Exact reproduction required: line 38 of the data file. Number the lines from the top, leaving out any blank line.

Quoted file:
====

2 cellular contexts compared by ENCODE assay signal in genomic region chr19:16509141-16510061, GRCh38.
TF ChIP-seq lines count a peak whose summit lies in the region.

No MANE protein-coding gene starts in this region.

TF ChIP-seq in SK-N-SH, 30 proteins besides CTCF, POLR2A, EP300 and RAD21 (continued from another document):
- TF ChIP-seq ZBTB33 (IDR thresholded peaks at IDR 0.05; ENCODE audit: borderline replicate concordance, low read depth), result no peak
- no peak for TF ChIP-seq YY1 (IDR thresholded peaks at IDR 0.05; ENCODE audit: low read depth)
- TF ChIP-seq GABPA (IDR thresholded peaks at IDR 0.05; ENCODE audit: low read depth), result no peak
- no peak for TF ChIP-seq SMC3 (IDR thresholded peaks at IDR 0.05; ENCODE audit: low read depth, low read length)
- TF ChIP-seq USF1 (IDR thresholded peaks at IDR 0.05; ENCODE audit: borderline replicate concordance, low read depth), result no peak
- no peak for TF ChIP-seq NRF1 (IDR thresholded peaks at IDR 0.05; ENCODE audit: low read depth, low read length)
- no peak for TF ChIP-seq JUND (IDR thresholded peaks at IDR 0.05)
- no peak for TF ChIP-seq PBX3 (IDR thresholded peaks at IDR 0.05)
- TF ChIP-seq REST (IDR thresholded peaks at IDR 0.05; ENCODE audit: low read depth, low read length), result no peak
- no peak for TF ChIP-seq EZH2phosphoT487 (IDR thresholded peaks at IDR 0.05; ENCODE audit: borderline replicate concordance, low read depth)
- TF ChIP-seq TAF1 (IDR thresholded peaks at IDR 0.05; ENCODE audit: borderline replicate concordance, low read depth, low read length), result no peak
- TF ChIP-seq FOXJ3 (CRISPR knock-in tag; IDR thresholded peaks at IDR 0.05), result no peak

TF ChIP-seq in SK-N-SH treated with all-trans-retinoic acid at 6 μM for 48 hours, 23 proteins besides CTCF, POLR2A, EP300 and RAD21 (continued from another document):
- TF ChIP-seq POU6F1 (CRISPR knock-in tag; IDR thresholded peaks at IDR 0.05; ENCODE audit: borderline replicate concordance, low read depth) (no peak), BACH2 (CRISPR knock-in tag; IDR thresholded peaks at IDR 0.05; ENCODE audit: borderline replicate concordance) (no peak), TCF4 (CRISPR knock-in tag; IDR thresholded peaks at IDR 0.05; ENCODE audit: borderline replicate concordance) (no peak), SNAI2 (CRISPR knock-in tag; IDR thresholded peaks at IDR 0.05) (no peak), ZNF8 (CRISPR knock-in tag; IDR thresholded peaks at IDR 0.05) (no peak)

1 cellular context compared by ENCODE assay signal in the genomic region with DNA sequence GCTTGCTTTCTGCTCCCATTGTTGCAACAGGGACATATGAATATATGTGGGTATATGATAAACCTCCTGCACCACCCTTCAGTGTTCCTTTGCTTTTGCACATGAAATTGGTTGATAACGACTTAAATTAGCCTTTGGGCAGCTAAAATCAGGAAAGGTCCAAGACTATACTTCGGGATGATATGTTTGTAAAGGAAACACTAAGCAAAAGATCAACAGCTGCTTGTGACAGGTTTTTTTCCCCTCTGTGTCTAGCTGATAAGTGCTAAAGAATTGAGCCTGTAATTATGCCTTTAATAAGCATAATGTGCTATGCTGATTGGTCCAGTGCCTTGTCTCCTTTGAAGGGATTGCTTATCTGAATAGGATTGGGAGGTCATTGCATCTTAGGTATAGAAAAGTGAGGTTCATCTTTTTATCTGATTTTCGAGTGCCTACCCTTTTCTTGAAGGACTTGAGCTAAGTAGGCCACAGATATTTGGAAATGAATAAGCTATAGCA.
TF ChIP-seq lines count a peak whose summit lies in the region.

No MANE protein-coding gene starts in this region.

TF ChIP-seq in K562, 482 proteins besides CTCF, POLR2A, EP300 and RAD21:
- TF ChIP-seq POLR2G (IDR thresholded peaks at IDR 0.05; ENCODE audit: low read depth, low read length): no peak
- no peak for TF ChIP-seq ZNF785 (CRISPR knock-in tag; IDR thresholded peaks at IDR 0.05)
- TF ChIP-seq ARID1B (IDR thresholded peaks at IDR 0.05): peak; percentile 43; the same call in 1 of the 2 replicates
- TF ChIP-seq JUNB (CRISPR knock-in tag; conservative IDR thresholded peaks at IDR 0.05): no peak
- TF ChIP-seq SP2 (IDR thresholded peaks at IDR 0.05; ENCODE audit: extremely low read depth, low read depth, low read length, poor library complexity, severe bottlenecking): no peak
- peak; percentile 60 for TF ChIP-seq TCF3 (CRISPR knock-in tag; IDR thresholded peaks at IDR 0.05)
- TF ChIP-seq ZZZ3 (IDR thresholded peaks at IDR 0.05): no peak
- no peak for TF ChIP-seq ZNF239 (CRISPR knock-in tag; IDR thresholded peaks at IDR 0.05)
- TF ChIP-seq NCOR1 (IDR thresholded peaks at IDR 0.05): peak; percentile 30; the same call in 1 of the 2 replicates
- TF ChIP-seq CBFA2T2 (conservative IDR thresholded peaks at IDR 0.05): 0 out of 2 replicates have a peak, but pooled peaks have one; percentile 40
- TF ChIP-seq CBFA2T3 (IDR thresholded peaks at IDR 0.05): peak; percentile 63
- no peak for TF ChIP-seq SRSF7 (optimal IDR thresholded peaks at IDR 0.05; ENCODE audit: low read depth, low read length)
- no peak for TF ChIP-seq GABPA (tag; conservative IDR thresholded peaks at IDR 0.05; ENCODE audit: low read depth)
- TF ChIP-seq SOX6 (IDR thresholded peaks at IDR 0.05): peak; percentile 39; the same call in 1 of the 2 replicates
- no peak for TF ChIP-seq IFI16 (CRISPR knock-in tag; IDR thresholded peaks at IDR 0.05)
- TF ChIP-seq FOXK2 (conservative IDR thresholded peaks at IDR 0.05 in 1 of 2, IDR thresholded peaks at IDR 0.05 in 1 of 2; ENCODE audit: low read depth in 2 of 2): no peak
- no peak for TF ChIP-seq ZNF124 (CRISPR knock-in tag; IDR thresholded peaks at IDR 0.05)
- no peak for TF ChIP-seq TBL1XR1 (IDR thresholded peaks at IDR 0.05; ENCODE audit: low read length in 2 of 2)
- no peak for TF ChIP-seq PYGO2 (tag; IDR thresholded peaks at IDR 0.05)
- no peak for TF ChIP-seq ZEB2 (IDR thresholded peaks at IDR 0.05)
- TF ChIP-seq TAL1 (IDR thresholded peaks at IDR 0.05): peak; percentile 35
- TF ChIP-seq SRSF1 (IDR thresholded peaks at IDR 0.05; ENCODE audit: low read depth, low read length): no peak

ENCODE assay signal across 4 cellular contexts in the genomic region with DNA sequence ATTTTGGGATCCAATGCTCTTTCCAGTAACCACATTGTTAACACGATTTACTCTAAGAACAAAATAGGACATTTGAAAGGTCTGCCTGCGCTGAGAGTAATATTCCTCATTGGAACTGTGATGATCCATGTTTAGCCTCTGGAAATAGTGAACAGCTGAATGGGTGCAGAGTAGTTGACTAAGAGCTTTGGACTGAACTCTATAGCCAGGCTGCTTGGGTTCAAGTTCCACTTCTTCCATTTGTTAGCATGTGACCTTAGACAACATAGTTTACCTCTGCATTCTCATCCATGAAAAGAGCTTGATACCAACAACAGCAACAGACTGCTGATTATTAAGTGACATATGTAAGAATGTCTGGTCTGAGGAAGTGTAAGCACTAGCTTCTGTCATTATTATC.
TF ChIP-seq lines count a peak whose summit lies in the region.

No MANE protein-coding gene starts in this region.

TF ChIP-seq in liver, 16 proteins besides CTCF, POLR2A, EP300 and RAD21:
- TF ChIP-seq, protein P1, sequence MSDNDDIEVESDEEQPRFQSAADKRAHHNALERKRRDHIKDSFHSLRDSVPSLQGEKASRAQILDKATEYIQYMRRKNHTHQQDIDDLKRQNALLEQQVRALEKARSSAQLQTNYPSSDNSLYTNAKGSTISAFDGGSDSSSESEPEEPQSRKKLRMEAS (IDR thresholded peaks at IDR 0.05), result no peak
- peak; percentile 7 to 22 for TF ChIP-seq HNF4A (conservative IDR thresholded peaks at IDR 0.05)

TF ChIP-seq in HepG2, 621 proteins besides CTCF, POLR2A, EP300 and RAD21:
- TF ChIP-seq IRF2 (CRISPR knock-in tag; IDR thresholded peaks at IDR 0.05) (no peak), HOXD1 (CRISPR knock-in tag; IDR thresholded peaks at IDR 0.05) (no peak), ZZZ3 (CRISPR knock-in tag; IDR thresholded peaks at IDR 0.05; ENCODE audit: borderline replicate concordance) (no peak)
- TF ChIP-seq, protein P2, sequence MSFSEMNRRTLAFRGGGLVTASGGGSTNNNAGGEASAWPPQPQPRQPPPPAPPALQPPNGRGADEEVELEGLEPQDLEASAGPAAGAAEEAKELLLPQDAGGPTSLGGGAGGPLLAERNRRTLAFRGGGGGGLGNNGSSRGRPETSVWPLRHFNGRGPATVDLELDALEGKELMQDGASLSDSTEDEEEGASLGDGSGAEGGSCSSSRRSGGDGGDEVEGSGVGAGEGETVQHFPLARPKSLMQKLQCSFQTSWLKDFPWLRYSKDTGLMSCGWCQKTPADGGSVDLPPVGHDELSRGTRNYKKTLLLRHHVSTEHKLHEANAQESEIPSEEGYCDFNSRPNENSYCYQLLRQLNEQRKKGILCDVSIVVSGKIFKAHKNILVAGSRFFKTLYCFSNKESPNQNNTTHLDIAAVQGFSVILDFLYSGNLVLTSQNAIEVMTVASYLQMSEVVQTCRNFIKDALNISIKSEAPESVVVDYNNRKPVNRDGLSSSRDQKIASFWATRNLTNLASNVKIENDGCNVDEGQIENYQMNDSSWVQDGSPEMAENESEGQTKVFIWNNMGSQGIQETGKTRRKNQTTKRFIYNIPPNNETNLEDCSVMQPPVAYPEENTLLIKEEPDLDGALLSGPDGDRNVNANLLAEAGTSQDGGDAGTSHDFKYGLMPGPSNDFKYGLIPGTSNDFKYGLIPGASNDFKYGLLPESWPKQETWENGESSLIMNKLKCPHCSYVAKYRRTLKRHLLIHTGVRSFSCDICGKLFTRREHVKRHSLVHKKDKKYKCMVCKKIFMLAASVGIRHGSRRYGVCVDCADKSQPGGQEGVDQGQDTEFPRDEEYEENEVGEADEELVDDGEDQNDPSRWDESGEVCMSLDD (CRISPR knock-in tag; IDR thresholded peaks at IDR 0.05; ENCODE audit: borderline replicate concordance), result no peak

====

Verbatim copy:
- TF ChIP-seq FOXK2 (conservative IDR thresholded peaks at IDR 0.05 in 1 of 2, IDR thresholded peaks at IDR 0.05 in 1 of 2; ENCODE audit: low read depth in 2 of 2): no peak